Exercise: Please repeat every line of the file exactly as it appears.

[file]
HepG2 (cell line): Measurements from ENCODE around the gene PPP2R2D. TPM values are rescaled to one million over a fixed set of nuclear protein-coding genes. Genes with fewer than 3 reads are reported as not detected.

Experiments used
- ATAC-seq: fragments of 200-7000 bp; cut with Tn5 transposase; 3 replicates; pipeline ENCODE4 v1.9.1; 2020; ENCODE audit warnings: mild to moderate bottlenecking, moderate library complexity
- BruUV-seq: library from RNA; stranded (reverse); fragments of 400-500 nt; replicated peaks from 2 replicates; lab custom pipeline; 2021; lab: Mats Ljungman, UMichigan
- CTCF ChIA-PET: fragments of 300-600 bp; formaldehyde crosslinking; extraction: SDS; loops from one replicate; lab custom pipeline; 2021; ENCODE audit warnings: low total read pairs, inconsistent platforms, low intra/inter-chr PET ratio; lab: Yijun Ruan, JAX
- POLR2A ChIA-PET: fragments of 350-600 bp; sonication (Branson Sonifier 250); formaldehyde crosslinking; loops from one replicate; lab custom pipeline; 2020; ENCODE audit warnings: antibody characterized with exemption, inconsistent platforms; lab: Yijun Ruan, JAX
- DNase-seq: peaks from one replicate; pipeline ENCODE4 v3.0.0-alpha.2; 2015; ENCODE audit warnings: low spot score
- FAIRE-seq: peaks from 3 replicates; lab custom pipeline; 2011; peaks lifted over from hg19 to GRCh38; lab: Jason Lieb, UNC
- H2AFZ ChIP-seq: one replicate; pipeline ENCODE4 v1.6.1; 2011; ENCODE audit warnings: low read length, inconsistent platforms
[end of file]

HepG2 (cell line): Measurements from ENCODE around the gene PPP2R2D. TPM values are rescaled to one million over a fixed set of nuclear protein-coding genes. Genes with fewer than 3 reads are reported as not detected.

Experiments used
- ATAC-seq: fragments of 200-7000 bp; cut with Tn5 transposase; 3 replicates; pipeline ENCODE4 v1.9.1; 2020; ENCODE audit warnings: mild to moderate bottlenecking, moderate library complexity
- BruUV-seq: library from RNA; stranded (reverse); fragments of 400-500 nt; replicated peaks from 2 replicates; lab custom pipeline; 2021; lab: Mats Ljungman, UMichigan
- CTCF ChIA-PET: fragments of 300-600 bp; formaldehyde crosslinking; extraction: SDS; loops from one replicate; lab custom pipeline; 2021; ENCODE audit warnings: low total read pairs, inconsistent platforms, low intra/inter-chr PET ratio; lab: Yijun Ruan, JAX
- POLR2A ChIA-PET: fragments of 350-600 bp; sonication (Branson Sonifier 250); formaldehyde crosslinking; loops from one replicate; lab custom pipeline; 2020; ENCODE audit warnings: antibody characterized with exemption, inconsistent platforms; lab: Yijun Ruan, JAX
- DNase-seq: peaks from one replicate; pipeline ENCODE4 v3.0.0-alpha.2; 2015; ENCODE audit warnings: low spot score
- FAIRE-seq: peaks from 3 replicates; lab custom pipeline; 2011; peaks lifted over from hg19 to GRCh38; lab: Jason Lieb, UNC
- H2AFZ ChIP-seq: one replicate; pipeline ENCODE4 v1.6.1; 2011; ENCODE audit warnings: low read length, inconsistent platforms